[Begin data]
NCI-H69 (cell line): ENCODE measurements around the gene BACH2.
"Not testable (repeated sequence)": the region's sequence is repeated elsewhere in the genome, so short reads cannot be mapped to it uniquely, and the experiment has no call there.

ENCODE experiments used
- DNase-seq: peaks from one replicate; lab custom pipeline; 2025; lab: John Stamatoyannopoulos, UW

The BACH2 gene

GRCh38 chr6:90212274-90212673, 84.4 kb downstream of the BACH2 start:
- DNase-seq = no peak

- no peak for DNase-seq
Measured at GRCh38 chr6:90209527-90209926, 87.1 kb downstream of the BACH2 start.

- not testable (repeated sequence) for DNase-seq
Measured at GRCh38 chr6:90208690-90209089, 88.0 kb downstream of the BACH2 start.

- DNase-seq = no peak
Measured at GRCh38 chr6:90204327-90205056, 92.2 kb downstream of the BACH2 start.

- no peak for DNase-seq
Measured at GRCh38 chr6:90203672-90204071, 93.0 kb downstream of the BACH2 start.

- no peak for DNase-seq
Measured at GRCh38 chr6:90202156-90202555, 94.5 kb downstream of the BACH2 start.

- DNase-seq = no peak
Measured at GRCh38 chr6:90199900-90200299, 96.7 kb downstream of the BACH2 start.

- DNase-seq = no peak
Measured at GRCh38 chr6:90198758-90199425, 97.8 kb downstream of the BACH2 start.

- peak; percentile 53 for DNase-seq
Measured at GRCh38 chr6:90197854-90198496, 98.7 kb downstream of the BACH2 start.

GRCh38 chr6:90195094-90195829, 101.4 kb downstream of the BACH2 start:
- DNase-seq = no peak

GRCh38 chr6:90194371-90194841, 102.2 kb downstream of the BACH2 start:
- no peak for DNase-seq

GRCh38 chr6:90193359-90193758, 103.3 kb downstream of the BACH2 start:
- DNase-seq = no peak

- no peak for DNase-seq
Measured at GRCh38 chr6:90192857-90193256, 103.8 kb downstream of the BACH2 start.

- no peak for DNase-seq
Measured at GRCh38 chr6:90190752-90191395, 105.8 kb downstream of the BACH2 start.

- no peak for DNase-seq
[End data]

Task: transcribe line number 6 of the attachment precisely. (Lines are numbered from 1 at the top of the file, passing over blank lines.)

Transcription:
GRCh38 chr6:90212274-90212673, 84.4 kb downstream of the BACH2 start: